Mr Gethins won North East Fife at the 2015 General Election and was defeated by Liberal Democrat Wendy Chamberlain in 2019. He is now professor of practice and international relations at the University of St Andrews.

Former SNP MP Stephen Gethins (57744356)
Former SNP MP Stephen Gethins (57744356)

All three agreed that leaving the Commons was a tough experience which also had a dramatic impact on staff, who lose their jobs when the MP leaves.

Mr Prisk said: "For staff, who are effectively being made redundant, it is a really difficult time. They are being asked to pack the boxes quickly, but also to think about their future. One of the important issues here is making sure that we do not lose sight of their needs and their concerns.

"I was slightly torn. I had made my decision to leave and I was looking forward to going, but I was sorry to be going in another sense. I found it difficult to juggle what staff needed to know, what I was allowed to say, when I was allowed to say it and who I was allowed to say it to."

Ex-Enfield North MP Nick de Bois, who lives in Bishop's Stortford, gives evidence (57744358)
Ex-Enfield North MP Nick de Bois, who lives in Bishop's Stortford, gives evidence (57744358)

Mr de Bois said: "From a personal point of view, I was very realistic about what might happen. I prepared for that possibility without accepting that it was going to happen.

"However, looking back, my principal concerns are – perhaps I am less forgiving than others – that the way we manage staff in the process is shameful, to the point that I do not believe that any credible private company would have such a lack of processes and support services for staff who are rather brutally made redundant overnight. It is just not acceptable.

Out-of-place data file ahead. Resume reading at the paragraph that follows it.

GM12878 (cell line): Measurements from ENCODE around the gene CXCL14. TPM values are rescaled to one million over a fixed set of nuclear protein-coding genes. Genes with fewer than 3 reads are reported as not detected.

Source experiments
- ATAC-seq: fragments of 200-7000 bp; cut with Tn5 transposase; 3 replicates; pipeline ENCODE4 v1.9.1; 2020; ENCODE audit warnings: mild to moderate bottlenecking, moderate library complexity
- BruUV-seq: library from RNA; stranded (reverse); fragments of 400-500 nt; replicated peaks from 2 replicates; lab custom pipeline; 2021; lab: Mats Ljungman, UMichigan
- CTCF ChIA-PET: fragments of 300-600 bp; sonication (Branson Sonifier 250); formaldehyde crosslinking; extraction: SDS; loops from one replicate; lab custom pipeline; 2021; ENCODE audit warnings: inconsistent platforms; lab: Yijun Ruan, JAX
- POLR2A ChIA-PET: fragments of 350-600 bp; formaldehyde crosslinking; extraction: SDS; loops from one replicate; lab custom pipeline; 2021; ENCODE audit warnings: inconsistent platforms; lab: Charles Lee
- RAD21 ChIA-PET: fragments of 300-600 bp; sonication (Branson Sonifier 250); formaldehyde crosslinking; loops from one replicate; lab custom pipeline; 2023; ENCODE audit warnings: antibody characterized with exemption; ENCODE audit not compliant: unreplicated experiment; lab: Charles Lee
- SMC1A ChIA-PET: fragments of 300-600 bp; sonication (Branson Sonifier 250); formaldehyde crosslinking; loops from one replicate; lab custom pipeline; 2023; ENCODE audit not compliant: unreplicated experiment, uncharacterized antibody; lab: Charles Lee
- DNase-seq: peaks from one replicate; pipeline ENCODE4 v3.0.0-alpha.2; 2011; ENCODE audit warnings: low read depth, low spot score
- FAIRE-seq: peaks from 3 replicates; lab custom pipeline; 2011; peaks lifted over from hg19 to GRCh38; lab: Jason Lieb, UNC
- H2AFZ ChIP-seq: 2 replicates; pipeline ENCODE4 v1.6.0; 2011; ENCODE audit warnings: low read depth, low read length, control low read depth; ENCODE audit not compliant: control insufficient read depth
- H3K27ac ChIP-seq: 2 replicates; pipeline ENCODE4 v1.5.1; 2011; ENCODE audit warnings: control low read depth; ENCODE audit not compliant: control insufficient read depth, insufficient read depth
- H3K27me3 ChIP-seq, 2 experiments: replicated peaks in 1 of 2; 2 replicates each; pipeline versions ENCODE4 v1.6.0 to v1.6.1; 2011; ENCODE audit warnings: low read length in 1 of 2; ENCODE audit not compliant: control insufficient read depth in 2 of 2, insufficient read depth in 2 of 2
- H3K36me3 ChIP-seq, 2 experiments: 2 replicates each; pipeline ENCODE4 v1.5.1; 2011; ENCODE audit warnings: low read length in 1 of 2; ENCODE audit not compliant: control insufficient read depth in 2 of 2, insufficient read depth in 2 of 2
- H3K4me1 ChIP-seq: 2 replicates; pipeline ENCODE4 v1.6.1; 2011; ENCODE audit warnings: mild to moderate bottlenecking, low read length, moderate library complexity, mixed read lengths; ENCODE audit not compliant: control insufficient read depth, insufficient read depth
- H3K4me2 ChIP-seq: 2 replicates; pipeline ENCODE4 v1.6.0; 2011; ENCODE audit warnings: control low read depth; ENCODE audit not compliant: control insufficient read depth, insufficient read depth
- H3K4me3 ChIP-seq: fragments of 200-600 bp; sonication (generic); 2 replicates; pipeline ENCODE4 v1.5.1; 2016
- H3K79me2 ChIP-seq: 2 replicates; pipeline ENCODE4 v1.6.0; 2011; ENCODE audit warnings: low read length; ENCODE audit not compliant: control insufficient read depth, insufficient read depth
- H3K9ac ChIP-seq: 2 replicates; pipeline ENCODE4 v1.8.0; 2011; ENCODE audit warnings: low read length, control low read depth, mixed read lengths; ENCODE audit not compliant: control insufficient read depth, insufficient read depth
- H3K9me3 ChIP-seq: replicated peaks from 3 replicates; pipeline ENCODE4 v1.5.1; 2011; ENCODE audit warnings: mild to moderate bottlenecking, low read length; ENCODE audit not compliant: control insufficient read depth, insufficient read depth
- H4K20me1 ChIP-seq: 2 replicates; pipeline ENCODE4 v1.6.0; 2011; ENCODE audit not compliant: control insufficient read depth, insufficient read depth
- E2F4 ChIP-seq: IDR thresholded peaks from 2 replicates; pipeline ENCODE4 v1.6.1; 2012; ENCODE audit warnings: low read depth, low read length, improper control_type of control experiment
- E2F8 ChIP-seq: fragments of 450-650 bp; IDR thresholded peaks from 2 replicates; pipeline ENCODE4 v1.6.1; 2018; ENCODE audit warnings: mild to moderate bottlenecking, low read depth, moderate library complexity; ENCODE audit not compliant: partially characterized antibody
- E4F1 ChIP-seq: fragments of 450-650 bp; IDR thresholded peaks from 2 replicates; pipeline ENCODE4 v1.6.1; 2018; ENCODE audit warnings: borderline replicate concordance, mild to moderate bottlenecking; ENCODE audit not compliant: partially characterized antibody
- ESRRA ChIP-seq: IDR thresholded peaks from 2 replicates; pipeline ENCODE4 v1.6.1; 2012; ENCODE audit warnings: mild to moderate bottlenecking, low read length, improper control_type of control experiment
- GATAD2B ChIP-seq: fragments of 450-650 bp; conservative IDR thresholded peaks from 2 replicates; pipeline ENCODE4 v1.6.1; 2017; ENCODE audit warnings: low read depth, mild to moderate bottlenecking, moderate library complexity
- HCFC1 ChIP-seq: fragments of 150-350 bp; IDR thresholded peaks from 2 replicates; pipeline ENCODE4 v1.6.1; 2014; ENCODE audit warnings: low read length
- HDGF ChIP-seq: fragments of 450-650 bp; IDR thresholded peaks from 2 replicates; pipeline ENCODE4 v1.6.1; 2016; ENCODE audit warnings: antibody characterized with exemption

"There are a lot of human beings here; they are not just a process and an inconvenience to be dealt with quickly so that you can get on to the next Parliament.

Administration committee chairman and Broxbourne MP Sir Charles Walker (57744353)
Administration committee chairman and Broxbourne MP Sir Charles Walker (57744353)

The committee was also concerned with careers advice for ousted MPs. Mr de Bois, who founded and was managing director of Ware-based event management company Rapiergroup before entering the House, said: "I found myself offering support and time to other members of my party who had lost their seats and who were on their knees. They were absolutely shaken by the experience and found that there was no one to turn to.

"That is a huge gap that I feel the party needs to address. It is perverse: it spends a fortune in time investing in us as MP candidates. To cut you adrift like that, although not everyone will need the support, is frankly rubbing salt into the wound.

"Make no mistake: when you leave the House of Commons, you are leaving a team. The difference is that you are cut off overnight. Your phone stops ringing pretty quickly. Friends are there, but there is not the support that some colleagues need."